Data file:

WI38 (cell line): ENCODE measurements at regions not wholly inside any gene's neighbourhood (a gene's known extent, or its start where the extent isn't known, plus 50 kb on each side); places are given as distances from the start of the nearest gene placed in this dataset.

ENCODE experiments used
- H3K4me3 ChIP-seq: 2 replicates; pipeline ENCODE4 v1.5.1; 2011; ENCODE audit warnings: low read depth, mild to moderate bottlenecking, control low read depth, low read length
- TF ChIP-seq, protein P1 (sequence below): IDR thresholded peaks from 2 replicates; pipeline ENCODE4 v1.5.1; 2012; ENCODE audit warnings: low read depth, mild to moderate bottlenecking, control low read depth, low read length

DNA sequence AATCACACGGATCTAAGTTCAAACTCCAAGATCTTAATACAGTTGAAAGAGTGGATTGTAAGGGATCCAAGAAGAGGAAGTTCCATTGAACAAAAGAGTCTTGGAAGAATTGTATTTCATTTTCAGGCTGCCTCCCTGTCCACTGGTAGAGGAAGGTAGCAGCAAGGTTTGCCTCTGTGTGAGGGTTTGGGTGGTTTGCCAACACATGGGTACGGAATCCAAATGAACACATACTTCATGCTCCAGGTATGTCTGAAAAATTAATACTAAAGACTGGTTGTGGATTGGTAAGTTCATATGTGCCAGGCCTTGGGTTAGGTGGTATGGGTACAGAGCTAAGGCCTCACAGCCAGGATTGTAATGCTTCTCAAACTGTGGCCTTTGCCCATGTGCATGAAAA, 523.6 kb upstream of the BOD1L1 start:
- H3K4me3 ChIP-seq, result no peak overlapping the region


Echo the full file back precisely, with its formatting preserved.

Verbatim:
WI38 (cell line): ENCODE measurements at regions not wholly inside any gene's neighbourhood (a gene's known extent, or its start where the extent isn't known, plus 50 kb on each side); places are given as distances from the start of the nearest gene placed in this dataset.

ENCODE experiments used
- H3K4me3 ChIP-seq: 2 replicates; pipeline ENCODE4 v1.5.1; 2011; ENCODE audit warnings: low read depth, mild to moderate bottlenecking, control low read depth, low read length
- TF ChIP-seq, protein P1 (sequence below): IDR thresholded peaks from 2 replicates; pipeline ENCODE4 v1.5.1; 2012; ENCODE audit warnings: low read depth, mild to moderate bottlenecking, control low read depth, low read length

DNA sequence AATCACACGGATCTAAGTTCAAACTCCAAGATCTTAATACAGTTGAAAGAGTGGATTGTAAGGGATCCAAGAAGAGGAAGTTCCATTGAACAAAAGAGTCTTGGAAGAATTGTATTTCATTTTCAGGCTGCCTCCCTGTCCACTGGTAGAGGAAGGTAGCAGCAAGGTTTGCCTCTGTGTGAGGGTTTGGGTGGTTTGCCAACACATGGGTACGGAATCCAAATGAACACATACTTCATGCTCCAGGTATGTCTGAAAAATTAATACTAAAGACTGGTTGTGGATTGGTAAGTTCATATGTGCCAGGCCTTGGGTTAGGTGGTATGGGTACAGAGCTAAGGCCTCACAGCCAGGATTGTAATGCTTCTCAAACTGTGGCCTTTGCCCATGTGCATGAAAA, 523.6 kb upstream of the BOD1L1 start:
- H3K4me3 ChIP-seq, result no peak overlapping the region